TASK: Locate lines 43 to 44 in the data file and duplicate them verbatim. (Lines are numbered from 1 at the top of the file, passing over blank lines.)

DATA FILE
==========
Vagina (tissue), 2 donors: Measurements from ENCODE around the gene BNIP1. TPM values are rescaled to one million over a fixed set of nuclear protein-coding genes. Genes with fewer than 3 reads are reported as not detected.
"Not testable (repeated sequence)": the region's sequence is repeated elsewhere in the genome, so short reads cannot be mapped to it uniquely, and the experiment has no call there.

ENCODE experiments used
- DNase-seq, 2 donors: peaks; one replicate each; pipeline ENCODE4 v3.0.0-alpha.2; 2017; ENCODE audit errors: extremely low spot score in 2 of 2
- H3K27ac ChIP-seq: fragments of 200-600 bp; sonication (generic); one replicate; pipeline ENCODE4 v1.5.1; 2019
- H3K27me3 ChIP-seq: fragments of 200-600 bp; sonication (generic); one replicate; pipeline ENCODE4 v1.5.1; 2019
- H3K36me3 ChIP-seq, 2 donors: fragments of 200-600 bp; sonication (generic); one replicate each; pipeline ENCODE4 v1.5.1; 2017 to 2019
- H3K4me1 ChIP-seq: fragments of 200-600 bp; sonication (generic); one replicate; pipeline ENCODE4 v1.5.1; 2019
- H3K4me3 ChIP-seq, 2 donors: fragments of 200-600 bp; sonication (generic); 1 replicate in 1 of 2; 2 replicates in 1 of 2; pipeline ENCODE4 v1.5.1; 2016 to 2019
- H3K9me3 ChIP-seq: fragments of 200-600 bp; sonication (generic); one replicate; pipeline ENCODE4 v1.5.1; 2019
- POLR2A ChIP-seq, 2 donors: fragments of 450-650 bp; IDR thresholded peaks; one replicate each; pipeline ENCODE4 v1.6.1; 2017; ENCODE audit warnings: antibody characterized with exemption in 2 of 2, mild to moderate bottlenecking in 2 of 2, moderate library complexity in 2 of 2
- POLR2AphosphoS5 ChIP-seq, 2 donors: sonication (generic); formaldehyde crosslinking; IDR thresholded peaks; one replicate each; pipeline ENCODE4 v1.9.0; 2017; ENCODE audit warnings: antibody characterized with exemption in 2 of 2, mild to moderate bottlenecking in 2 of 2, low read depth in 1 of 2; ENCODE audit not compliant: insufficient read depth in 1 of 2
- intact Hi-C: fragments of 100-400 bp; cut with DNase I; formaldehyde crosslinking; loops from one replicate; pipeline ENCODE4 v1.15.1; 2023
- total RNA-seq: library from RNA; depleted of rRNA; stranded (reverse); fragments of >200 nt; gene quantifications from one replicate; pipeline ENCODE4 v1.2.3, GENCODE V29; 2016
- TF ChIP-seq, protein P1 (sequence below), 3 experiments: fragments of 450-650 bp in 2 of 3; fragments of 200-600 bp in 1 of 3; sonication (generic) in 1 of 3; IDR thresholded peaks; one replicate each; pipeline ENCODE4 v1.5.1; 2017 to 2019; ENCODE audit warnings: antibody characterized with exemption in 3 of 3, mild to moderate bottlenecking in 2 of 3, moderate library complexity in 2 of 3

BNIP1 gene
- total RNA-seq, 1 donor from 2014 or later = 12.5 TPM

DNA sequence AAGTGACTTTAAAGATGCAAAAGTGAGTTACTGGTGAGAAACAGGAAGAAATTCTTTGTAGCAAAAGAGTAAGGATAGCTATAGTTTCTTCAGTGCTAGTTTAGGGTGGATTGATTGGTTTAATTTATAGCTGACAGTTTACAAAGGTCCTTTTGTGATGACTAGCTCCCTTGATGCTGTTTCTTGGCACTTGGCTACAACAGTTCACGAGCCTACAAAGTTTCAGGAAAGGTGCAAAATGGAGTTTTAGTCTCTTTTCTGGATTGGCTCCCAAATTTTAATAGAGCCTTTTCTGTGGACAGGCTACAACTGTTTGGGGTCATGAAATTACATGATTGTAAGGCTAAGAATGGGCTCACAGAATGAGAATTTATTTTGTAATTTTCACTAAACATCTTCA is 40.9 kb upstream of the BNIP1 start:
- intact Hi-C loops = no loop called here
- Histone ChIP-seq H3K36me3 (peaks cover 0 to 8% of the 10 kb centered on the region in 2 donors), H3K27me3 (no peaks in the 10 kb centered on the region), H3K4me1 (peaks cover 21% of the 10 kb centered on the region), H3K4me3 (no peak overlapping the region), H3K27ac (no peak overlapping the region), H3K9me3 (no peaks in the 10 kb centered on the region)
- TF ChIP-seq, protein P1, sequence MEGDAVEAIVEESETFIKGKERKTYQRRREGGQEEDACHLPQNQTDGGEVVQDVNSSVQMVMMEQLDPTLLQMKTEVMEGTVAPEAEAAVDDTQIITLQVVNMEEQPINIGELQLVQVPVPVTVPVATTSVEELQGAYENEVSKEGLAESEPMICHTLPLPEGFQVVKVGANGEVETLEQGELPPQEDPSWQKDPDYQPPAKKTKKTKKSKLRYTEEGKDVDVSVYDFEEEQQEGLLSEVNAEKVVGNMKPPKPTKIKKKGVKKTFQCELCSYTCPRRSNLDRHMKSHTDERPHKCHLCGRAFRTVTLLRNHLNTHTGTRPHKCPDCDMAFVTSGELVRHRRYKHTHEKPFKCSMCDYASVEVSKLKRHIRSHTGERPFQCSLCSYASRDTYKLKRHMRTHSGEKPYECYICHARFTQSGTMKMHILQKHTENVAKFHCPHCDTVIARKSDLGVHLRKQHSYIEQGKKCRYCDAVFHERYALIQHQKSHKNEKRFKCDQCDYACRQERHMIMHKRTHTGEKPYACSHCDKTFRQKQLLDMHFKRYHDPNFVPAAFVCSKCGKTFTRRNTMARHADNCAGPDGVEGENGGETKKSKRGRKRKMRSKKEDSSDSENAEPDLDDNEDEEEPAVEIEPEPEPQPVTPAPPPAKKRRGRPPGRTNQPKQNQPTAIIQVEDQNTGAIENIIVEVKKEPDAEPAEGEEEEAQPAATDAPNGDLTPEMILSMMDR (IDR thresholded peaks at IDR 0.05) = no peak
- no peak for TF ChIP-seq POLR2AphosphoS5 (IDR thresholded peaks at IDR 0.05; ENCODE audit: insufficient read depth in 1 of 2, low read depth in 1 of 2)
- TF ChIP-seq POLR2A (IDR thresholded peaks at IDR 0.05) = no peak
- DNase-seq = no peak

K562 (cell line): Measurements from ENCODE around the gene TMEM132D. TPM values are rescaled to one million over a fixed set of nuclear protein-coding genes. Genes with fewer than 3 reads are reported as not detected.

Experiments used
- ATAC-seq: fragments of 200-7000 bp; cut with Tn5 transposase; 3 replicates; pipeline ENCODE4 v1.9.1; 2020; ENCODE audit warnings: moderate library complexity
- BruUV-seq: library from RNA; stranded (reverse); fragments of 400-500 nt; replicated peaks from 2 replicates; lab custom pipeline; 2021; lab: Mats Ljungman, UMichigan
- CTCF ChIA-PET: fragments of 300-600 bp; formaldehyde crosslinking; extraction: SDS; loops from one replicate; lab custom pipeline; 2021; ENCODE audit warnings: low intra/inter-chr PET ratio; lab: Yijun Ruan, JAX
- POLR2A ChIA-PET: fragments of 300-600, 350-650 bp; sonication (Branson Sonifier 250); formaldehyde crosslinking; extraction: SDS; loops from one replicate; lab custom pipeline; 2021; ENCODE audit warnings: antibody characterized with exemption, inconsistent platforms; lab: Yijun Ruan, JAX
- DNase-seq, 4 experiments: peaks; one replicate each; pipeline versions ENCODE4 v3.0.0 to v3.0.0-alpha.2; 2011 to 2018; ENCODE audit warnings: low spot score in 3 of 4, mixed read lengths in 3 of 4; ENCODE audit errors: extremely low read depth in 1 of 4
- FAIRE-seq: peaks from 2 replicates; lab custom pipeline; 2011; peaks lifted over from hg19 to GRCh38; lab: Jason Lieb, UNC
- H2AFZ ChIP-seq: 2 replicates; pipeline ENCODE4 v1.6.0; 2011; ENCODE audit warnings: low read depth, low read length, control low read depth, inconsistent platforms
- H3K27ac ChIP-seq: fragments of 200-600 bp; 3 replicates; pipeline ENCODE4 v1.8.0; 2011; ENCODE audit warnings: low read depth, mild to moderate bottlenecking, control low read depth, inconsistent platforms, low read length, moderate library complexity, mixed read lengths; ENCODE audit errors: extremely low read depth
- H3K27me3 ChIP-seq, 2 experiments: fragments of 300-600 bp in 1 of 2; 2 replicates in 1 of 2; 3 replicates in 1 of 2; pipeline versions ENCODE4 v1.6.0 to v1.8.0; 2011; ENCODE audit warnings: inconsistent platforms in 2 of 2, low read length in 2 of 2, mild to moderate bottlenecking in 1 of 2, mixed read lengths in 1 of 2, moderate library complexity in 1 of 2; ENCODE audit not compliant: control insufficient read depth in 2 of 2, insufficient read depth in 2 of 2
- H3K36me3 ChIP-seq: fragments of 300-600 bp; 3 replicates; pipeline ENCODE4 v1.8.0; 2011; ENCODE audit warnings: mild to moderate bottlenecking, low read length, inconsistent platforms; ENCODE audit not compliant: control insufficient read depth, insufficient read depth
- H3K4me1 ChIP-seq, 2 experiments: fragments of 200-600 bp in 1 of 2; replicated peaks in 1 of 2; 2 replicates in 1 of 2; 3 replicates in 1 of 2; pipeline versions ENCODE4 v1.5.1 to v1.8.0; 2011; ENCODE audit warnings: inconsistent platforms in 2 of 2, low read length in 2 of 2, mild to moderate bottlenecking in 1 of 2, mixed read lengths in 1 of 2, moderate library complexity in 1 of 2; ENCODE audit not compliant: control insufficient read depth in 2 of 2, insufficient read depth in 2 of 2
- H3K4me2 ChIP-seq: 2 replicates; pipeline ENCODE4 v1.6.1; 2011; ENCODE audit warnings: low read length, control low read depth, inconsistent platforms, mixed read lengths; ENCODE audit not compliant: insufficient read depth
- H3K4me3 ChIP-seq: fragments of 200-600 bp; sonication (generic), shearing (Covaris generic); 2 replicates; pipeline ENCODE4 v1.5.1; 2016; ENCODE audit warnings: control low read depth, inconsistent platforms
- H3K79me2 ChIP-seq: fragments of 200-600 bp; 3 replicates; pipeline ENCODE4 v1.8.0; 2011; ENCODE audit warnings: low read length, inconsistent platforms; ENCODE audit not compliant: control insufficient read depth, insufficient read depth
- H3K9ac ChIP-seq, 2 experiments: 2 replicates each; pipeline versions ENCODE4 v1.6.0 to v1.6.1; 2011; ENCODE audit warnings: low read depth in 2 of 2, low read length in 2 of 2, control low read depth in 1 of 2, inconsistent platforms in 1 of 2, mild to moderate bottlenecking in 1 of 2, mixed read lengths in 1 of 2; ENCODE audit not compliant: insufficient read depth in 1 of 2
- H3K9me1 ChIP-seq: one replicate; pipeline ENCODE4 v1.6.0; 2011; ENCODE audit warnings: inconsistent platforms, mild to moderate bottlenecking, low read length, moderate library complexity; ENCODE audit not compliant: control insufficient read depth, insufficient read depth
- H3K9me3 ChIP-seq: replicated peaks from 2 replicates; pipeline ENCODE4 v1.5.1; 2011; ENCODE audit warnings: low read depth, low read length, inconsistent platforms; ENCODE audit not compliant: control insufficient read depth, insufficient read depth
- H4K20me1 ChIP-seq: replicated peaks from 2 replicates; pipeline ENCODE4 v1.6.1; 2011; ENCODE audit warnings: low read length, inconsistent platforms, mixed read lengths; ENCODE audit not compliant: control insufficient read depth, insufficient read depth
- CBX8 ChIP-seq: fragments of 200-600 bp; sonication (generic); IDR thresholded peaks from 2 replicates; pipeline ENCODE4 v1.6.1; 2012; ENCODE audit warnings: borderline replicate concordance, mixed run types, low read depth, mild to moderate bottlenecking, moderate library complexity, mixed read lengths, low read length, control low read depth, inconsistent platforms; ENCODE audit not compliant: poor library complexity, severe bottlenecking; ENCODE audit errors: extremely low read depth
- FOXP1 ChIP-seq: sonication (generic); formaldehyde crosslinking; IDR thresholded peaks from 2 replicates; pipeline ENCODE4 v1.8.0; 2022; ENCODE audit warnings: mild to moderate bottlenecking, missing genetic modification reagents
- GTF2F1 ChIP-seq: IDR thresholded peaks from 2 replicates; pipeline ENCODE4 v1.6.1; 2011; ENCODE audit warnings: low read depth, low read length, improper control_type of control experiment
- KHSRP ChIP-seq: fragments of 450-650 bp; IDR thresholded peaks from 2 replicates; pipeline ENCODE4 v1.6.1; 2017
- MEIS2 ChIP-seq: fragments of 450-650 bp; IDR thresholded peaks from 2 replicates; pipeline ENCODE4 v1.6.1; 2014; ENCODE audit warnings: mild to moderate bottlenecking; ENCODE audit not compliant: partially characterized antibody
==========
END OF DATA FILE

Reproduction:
- H3K9me3 ChIP-seq: replicated peaks from 2 replicates; pipeline ENCODE4 v1.5.1; 2011; ENCODE audit warnings: low read depth, low read length, inconsistent platforms; ENCODE audit not compliant: control insufficient read depth, insufficient read depth
- H4K20me1 ChIP-seq: replicated peaks from 2 replicates; pipeline ENCODE4 v1.6.1; 2011; ENCODE audit warnings: low read length, inconsistent platforms, mixed read lengths; ENCODE audit not compliant: control insufficient read depth, insufficient read depth